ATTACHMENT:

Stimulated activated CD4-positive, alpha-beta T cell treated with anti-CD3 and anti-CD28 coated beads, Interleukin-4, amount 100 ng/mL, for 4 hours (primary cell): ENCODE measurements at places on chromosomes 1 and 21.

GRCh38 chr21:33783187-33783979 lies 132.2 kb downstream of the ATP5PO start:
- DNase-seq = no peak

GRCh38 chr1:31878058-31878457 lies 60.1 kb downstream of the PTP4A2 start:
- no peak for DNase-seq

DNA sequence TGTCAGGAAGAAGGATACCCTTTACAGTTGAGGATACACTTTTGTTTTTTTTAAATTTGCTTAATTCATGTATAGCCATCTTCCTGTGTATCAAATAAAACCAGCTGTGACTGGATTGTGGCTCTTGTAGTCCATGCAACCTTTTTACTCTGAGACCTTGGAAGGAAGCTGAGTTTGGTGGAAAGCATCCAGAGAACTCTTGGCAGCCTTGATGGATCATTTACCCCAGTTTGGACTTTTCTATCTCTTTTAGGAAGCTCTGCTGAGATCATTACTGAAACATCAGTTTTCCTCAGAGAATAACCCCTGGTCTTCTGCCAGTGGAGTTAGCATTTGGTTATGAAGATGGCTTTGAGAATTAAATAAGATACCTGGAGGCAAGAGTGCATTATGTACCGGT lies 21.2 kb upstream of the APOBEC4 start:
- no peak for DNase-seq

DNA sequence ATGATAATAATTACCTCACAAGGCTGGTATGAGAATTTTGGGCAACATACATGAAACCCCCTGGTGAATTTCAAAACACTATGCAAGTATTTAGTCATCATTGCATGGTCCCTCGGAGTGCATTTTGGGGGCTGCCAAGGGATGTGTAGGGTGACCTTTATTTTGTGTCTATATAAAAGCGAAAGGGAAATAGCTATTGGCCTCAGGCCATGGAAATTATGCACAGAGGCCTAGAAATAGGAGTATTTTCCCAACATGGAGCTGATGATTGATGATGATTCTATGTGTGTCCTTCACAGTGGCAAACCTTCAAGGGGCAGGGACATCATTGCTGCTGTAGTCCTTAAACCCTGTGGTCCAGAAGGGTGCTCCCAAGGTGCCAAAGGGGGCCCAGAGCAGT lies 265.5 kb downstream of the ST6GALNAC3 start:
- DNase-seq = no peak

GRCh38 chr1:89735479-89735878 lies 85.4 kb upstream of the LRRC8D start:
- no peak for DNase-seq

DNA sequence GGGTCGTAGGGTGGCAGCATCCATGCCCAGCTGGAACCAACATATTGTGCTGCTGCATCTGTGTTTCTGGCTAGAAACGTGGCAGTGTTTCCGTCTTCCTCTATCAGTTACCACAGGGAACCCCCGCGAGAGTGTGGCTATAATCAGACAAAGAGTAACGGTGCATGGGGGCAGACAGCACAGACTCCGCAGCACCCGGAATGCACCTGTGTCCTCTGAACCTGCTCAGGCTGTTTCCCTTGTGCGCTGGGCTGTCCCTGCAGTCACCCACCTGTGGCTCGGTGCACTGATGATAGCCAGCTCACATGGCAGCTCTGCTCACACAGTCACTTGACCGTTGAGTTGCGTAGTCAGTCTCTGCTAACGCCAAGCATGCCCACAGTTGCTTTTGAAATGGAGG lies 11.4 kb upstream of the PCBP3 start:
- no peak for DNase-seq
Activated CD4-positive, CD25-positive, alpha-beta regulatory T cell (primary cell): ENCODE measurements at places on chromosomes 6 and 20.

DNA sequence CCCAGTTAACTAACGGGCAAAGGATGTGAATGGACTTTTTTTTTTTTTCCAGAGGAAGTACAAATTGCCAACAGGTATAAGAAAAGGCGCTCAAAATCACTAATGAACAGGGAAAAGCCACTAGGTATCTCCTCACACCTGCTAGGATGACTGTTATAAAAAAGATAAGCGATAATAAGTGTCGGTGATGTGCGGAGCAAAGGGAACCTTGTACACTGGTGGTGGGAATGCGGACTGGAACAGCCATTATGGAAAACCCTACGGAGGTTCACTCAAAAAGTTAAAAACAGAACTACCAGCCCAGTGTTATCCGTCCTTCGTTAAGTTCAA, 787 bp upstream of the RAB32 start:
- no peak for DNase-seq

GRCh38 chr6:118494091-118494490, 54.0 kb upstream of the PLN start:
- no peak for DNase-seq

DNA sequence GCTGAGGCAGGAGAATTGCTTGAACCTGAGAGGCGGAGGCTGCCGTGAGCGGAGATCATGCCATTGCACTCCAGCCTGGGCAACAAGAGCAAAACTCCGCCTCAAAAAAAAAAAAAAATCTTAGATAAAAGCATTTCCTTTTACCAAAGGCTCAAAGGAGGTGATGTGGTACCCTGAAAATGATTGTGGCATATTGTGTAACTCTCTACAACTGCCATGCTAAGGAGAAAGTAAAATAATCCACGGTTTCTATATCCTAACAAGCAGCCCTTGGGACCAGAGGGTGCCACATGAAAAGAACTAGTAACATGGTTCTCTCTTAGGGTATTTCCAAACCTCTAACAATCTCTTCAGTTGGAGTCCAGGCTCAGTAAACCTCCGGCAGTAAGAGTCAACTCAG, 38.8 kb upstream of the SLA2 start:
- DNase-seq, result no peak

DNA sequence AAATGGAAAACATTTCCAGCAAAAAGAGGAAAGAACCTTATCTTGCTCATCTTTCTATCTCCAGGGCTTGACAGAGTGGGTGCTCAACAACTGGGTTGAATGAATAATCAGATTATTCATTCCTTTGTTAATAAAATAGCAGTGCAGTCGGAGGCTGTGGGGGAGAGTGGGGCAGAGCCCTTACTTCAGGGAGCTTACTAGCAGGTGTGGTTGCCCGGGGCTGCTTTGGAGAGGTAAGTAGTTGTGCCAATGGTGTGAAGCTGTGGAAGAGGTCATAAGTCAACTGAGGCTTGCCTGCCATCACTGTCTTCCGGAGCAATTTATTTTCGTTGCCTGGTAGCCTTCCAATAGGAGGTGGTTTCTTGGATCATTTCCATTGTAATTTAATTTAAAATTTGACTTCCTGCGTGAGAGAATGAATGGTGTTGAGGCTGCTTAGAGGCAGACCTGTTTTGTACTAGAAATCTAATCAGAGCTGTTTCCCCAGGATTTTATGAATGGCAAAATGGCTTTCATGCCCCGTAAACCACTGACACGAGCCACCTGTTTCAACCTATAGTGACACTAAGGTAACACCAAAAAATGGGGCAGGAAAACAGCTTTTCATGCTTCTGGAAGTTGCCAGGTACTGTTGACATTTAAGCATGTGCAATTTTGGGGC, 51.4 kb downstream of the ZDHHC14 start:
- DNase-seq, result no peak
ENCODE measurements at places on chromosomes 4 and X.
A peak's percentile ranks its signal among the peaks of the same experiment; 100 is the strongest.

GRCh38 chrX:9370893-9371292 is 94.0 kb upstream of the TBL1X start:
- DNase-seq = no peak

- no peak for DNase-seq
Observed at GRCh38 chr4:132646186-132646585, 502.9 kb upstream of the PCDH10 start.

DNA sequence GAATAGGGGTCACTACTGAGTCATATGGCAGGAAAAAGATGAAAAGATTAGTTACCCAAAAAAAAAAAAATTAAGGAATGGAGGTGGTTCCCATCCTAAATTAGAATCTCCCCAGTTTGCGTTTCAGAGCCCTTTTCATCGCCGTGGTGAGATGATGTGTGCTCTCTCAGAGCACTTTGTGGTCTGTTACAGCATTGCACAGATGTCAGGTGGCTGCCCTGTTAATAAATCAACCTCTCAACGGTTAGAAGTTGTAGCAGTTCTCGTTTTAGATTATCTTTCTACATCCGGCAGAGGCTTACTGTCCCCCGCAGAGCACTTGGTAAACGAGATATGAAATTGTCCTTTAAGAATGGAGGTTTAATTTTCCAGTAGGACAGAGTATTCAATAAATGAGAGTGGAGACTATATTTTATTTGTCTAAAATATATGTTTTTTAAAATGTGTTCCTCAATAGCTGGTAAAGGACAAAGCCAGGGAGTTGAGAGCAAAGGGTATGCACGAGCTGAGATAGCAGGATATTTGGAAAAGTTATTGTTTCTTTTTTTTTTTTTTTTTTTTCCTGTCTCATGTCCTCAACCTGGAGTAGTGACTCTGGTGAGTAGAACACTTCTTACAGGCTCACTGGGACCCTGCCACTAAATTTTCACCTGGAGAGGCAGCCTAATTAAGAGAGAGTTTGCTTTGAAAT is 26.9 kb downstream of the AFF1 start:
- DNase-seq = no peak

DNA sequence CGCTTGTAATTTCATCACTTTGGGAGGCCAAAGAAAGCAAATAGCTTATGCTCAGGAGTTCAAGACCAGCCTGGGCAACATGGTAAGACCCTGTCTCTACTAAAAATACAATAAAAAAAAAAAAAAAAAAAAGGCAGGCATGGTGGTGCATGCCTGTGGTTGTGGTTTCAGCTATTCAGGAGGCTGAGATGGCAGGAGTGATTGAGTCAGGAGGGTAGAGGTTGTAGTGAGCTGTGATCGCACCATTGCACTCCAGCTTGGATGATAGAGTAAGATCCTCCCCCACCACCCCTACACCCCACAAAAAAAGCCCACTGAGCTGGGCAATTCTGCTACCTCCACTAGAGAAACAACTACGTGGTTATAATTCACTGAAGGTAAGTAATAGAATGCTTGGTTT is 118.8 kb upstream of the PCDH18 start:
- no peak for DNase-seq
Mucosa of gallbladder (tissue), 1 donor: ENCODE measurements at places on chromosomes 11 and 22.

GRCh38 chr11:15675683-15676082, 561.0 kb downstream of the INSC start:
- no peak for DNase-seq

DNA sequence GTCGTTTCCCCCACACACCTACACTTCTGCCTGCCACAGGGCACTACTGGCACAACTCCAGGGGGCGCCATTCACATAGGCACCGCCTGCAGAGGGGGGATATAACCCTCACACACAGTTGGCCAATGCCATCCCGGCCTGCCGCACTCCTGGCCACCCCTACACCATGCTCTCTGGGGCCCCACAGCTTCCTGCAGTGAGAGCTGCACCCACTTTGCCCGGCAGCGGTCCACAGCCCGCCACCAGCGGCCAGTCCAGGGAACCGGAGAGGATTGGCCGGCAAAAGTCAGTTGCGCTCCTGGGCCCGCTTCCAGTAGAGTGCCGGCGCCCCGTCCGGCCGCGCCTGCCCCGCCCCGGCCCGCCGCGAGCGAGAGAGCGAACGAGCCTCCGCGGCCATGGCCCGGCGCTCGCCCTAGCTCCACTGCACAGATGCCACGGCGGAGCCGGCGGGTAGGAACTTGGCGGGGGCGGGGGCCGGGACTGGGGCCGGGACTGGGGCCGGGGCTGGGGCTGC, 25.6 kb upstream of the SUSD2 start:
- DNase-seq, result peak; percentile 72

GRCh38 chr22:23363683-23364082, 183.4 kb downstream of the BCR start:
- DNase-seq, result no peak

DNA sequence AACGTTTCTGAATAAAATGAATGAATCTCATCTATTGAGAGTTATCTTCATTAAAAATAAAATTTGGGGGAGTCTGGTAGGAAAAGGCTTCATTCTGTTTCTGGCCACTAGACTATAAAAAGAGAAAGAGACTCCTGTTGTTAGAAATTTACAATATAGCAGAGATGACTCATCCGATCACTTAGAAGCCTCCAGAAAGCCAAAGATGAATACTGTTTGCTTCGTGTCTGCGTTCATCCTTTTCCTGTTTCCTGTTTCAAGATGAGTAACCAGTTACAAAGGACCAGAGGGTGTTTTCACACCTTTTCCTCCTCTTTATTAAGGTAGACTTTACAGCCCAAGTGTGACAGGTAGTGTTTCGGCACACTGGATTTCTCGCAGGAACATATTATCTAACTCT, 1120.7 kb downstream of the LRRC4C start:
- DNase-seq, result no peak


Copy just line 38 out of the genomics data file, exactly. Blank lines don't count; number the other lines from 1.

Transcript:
GRCh38 chr22:23363683-23364082, 183.4 kb downstream of the BCR start: